Yarei and I have a somewhat competitive spirit. Actually… on a scale of 1 to Ridiculous, Yarei’s competitiveness would rank on the ridiculous side (although as a wife she ranks in the upper levels of amazing). I tend to hide my competitive nature with a nonchalant mask of indifference while raging inside like a Pamplona bull at the idea of losing. Yarei just uses denial: she does not lose…not matter what the score shows.
This past Thanksgiving we enjoyed some healthy marital competition in the ping-pong arena. This was our second encounter, the first of which I dealt her a severe beating. However, in her mind, it was as if that had never happened and she actually had the upper hand, simply because she was: Yarei.
When hunting, it’s always more challenging to know the prey is somewhat of a challenge, even if they are a bit disoriented, so I enjoyed this air of confidence she had about her. And so the game began.
The first match was a swift win by me. Neither of us are masters, so it would have been a rather boring game to watch, with missed hits, bad serves and trash talk that amounted to nothing… but to the gladiators in the arena, much was at stake.
“Best outta 3” Yarei said, bouncing from left to right foot, ignoring the quick ending to our 21 point match.
“ok… but you realize I probably broke the ping-pong record of some small Eastern European country with the speed of that last beating, right?”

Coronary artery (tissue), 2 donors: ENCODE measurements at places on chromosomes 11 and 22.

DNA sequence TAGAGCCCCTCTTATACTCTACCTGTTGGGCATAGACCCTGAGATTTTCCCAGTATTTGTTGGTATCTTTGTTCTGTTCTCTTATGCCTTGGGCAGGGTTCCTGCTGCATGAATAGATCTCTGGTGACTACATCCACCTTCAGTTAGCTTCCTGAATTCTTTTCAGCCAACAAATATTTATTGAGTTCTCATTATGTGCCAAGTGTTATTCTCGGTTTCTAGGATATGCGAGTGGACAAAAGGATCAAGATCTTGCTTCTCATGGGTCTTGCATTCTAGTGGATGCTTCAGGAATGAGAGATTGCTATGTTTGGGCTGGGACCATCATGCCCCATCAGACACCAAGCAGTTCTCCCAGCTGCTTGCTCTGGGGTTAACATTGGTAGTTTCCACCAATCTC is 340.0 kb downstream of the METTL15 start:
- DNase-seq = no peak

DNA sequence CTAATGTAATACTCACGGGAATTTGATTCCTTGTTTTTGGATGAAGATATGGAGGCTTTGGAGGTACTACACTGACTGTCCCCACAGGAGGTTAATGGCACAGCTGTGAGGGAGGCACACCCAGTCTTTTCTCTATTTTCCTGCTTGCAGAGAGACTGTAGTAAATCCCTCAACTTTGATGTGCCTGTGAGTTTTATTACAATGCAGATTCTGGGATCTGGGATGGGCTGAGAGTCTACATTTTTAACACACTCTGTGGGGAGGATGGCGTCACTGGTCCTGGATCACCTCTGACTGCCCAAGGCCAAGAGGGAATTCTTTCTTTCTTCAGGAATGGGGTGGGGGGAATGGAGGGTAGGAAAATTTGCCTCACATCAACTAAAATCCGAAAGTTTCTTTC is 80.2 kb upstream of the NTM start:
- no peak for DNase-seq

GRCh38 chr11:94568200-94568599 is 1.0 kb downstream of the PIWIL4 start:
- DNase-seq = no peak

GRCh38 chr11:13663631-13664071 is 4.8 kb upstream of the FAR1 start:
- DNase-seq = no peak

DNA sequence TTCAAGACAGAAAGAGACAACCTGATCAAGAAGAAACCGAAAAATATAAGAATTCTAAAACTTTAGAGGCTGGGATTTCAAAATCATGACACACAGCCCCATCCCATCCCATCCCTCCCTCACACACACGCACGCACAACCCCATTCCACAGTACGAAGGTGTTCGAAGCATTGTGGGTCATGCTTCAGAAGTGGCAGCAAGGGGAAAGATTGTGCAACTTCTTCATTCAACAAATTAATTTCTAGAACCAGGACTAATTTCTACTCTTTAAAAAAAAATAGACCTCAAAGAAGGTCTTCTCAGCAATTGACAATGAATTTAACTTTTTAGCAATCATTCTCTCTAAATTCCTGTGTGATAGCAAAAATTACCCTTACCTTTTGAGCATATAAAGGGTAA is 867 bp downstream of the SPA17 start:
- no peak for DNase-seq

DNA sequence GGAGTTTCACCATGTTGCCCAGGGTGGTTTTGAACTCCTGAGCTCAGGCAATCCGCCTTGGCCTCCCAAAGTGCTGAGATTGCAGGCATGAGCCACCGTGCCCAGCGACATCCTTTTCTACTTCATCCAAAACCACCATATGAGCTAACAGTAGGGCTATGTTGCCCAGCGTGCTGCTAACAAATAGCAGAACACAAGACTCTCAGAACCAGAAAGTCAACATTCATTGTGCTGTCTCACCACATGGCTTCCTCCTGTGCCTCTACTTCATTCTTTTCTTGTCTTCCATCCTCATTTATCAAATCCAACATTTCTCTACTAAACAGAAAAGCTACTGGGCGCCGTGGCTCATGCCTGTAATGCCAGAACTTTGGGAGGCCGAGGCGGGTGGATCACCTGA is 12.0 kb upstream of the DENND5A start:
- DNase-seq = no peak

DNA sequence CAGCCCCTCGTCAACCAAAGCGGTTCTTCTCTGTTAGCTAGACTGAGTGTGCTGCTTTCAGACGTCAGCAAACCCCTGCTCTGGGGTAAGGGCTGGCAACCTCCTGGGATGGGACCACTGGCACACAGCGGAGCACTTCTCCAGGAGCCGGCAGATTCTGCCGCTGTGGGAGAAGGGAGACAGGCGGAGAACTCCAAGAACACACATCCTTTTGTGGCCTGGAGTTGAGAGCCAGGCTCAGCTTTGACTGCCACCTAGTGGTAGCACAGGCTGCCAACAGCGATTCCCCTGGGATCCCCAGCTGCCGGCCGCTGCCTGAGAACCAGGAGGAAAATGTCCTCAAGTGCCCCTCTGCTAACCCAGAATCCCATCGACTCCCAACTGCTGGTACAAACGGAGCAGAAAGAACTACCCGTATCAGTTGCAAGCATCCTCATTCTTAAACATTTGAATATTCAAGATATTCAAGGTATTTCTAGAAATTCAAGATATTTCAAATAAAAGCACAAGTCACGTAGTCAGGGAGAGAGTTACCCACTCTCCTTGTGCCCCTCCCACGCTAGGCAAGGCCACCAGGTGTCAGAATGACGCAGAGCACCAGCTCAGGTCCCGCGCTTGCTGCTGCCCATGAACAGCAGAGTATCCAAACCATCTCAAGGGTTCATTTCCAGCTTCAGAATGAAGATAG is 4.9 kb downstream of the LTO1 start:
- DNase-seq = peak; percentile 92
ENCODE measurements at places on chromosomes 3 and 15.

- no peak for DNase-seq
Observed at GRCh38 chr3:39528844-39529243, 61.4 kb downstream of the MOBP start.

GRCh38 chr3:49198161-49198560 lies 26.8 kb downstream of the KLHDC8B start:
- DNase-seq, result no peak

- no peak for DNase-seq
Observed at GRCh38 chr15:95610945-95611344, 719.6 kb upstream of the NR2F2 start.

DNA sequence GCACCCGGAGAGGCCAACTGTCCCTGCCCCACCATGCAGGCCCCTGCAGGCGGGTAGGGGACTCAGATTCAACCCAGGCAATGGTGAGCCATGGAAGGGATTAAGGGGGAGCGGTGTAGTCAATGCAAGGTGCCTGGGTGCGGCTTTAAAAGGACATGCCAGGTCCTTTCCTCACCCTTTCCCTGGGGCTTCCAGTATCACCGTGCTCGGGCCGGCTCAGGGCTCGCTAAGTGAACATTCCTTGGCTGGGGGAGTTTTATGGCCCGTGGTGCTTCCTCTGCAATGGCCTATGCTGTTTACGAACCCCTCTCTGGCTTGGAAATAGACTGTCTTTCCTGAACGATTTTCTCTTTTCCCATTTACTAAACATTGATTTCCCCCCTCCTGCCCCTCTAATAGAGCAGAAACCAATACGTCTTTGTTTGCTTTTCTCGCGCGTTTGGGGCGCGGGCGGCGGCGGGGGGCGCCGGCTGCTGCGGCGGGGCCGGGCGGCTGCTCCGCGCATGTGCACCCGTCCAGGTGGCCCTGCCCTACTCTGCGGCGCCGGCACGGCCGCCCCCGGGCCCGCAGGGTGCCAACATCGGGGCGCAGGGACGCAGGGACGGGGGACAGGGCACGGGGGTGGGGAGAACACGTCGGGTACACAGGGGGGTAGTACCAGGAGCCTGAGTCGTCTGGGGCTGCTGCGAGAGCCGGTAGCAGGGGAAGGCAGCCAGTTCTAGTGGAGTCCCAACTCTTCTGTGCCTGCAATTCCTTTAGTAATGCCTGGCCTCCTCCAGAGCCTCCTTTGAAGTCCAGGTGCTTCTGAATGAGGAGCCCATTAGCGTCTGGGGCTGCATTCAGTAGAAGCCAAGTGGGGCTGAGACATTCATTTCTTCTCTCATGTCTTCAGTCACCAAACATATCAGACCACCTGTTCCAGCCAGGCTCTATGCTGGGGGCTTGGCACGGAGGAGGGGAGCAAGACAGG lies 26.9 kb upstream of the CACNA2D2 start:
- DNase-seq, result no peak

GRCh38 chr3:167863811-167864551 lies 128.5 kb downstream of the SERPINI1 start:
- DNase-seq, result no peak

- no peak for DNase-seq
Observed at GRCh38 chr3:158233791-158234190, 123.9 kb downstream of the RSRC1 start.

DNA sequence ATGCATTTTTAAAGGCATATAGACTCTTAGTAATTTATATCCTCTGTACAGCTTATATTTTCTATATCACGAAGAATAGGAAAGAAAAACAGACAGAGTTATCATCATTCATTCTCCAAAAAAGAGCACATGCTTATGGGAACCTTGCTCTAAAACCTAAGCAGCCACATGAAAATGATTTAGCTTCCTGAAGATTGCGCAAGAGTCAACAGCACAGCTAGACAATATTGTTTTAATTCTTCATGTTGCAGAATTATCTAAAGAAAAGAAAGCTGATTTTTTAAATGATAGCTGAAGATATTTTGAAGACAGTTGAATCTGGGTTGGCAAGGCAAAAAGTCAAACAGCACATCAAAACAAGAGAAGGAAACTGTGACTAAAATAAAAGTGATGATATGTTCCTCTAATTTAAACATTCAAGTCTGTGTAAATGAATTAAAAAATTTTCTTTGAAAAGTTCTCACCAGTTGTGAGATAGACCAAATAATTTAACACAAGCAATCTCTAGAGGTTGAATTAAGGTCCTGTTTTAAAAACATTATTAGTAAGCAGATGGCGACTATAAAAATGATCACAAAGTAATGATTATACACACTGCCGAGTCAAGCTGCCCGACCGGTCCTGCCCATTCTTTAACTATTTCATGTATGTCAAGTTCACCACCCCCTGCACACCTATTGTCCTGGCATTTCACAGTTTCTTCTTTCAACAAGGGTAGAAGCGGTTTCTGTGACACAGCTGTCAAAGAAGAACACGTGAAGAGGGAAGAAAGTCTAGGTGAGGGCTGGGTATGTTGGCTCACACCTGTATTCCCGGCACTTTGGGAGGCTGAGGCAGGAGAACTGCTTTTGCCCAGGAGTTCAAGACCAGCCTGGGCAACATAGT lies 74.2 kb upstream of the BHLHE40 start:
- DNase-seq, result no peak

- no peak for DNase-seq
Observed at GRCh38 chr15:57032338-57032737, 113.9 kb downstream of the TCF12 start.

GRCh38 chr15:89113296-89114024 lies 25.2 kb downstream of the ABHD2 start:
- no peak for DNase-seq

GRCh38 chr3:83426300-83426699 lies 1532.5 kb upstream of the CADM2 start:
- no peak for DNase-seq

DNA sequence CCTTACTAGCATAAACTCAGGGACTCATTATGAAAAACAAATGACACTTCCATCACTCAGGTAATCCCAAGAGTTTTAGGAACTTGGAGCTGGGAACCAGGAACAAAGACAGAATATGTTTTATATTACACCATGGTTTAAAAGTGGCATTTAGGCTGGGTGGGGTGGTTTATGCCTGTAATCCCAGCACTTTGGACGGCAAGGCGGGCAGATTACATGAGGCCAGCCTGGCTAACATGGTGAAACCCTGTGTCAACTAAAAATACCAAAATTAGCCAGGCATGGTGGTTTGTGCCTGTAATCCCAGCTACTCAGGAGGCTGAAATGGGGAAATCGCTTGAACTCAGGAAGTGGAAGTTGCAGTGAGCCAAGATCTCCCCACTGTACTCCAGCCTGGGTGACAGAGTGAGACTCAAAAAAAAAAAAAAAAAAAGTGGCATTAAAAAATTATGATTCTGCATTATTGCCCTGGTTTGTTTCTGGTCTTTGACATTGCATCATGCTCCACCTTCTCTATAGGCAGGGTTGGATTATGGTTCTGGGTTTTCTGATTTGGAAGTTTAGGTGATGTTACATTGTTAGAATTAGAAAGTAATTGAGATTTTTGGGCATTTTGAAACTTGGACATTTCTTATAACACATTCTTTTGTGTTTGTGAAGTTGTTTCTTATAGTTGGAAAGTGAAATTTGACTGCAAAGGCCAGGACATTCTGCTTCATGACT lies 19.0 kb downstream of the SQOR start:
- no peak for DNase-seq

Silence… her face like a stone statue.
Although she fought valiantly, round 2 went to me again.
“This is garbage.” she said, matter of factly. She then proceeded to turn her back to me and began some type of breathing exercise. She waved her hands up and down with each breath like an attack swan. I could only assume she was centering what ping-pong pride she had left into a new challenge.
After selecting a new paddle, she finally turned around and calmly, through gritted teeth, stated, “best outta five.”
“Are you sure about this? Aren’t you just extending the inevitable?”
“Silence, croan. Volley for serve.” she seethed, cracking her neck left then right. If she could have, she probably would’ve spit on the ground to add to the non-verbal threats.
The next battle took a different turn. Yarei was ahead by 4 points, which she announced with a viking-like yell at the end of each point. Her short-lived upswing was quickly ended by swift backhands and blistering corner serves, compliments of me. Now down by 4 points, Yarei turned to more unscrupulous methods. Each time she made a lame serve into the net or missed an easy lob shot I sent her way, she would yell, “That’s GARBAGE! DO OVER!” bobbing left and right. I was unaware “do over!” extended beyond 3rd grade playground games, but I complied with the challenge.
This new, arbitrary “DO OVER!” rule gave Yarei some extra time to try to catch up, but in the end, it was all for nothing. I had beaten her 3 games in a row and the battle was over.
“So how does it feel to be a loser?” I asked, smugly.
“I’m not a loser, Louie” she dismissed me, examining her paddle as sniper examines his gun after a kill shot.
“Oh really? What do you call the 3 beatings I just gave you?”
“I’m not a loser. I’m a winner who just happened to lose three times.” she answered with a mocking tone.
“No, that’s called losing. It’s what happened to you.”
“You’re just lucky I didn’t have my lucky pink head band. That would’ve changed everything.”